Interview with the president of the Italian Data Protection Authority – the hot issues of the field

Datagate, new technologies, customers profiling and “big data”, user consent, data protection in non-EU countries, damage to reputation, right to be forgotten, web fury, social media, web violence and cyberbullying – these are the privacy hot issues according to the President of the Italian Data Protection Authority (“DPA”).

In September 2014, Mr. Antonello Soro, DPA President,  released an interesting interview which covers the following:

  • Datagate: the scandal revealed how companies and government intelligence agencies are a big brother whose reach is basically the whole world. The giant digital companies play a central role in this by collecting — and then making available to governmental agencies – all kinds of information about people.
  • Foreseeable developments: new technologies are growing fast and produce more information than in the past: the life of almost all individuals on the planet is being transferred to the digital world. The DPA set as main goals the safeguard of the right to access the web, of its neutrality, and of individuals’ right to privacy.
  • Commercial profiling and users’ consent: data collection for commercial profiling can be done only with the consent of the data subject. The Agency is trying to find schemes that will make it easier to ask and give consent to treatment. According to the DPA, European privacy rules are often eluded by companies claiming not to be based in the EU. However, due to the latest ECJ’s decision (Costeja case, C-131/12) things might be changing. As a matter of fact, Google will submit to the European jurisdiction when treating European citizens data.
  • Situation in the other countries: lately also the other countries started giving due attention to privacy protection. For example, Brazil adopted the “Marco Civil” (a bill of right for the internet). Similar provisions were adopted also by Australia and Canada.
  • Difference between digital and physical life: according to Mr. Soro, there is no difference between the two because when electronic personal data are processed, there may be consequences for the data subject also in the real world. Let’s think for example at the information contained in a medical file, or credit card information. All these data should all be safely stored and processed as their abuse might have material consequences on the life of individuals.
  • What is the highest risk for an individual: Mr. Soro deems that individuals’ biggest fear is the risk to reputation. Protecting personal information means also looking after one’s own reputation.
  • Right to be forgotten: is the most discussed topic and it aims at protecting one’s reputation once her data are collected, by projecting a real portrait of the person. An additional aspect of the right to be forgotten is the desire to delete from the web true information that, after several years, may reflect a limited negative period of one’s life and therefore falsely distort the perception of that person. This is a delicate balance because of the conflict t between the right to have personal negative information deleted and the right of the public to be informed. One of DPA’s most important tasks is to balance the right to privacy with other fundamental rights, such as, for example, the right to be informed.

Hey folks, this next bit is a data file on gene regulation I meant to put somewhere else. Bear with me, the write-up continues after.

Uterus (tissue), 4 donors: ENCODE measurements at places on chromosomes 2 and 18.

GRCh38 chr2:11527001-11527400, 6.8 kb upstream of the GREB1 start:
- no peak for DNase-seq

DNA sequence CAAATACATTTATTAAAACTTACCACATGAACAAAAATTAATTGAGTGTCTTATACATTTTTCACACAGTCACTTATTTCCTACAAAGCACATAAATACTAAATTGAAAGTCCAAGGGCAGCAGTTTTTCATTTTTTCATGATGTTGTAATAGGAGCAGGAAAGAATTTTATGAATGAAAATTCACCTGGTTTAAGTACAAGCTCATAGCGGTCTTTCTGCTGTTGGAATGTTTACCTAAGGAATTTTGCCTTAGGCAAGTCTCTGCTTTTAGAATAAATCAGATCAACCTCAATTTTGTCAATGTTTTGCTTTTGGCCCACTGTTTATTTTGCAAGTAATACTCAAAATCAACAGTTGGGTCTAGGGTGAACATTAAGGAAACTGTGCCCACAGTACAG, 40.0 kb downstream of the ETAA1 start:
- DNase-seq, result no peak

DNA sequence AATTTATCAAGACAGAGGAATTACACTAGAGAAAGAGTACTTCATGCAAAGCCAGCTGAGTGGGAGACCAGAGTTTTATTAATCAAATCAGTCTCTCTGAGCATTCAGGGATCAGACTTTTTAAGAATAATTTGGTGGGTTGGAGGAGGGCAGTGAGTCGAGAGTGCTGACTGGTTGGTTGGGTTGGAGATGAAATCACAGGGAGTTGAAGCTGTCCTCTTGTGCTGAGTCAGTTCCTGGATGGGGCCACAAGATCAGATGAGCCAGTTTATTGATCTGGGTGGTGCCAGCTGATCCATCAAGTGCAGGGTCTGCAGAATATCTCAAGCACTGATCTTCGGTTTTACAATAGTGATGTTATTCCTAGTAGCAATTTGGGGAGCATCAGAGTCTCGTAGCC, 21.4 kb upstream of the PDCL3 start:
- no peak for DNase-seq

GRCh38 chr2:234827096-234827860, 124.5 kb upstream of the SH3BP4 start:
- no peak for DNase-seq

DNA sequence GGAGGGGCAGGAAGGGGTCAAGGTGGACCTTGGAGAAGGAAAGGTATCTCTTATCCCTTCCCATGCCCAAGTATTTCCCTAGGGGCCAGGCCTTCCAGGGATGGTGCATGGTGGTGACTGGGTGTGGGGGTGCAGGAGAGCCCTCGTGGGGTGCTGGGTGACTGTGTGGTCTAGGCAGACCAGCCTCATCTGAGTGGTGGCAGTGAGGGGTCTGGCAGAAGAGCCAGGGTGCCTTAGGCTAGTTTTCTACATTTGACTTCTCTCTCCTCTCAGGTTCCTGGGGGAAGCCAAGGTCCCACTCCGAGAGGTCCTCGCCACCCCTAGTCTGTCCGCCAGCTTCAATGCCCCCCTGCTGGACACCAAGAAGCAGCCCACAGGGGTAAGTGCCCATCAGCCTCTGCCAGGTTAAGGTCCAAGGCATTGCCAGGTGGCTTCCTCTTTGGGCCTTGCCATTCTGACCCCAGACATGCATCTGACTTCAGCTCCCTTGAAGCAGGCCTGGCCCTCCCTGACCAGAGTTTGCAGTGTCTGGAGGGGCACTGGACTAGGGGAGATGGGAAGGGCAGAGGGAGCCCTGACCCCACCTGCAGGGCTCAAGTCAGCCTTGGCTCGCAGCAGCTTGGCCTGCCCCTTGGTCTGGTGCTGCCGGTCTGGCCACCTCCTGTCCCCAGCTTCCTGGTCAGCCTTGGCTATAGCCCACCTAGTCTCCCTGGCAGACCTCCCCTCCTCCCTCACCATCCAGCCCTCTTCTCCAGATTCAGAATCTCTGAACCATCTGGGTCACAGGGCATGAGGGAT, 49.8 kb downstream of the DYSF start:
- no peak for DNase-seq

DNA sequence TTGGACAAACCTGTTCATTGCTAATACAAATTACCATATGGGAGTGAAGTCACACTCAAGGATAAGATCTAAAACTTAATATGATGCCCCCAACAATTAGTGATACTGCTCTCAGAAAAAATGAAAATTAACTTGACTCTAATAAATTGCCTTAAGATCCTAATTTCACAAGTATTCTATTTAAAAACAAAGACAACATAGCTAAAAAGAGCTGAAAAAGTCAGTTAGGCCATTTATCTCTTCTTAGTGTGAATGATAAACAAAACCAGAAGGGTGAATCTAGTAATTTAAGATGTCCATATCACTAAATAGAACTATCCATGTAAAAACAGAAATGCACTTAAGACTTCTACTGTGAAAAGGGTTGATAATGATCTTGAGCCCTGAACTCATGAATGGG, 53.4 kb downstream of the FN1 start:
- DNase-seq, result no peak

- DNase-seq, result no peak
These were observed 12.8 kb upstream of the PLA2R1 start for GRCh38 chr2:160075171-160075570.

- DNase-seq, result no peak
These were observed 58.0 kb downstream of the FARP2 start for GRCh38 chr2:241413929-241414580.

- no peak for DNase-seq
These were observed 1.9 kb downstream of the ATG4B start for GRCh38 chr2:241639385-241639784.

• This balance is particularly important when wiretapped conversations are published: while the public have the right to be informed, you must strike a balance with their diffusion. The DPA monitors how this information is released.
  • Web fury (“accanimento informatico”) should also be monitored: this happens every time news is excessively and unnecessarily reported, like when, for example, to satisfy the public’s curiosity, press publishes collateral facts on people only marginally involved in the newsworthy event and this produces negative consequences for them. This topic is closely related to transparency.
  • What is the relationship between privacy and transparency? – they are both positive values. Transparency is a democracy requirement as it informs the citizens on the use that government makes of public powers and resources. However, this right to know often invades the right to personal privacy. For example, it is right for the public to know the amount of a tender offer in a public procurement or the salary of a public servant to understand how public resources are used but knowing the type of illness affecting a person receiving social security is not useful and violates that person’s privacy.
  • DPA and social networks: social networks are a revolutionary communication mean but they involve some risks as well. Young people are the most exposed in a global community that registers all information, feelings, opinions, political views, etc. Schools should offer digital education, since the web is now part of our lives.
  • Violence on the web: According to Mr. Soro, immoral aspects such as cyberbullying and similar behaviors derive from an anonymity illusion and an underestimation of the effect that words have. Web violence is no less harmful than physical violence and has often caused suicides among the young. According to the DPA, two measures would help: on one side we should understand that web violence is only a mean to externalize a violence already affecting the real world and on the other the law should punish crimes committed on the web in the same way as crimes committed in the real world.

In June 2014, the DPA released a report analyzing its 17th years of activity and the status of privacy implementation, “Relazione sul diciassettesimo anno di attività e sullo stato di attuazione della normativa sulla privacy”.

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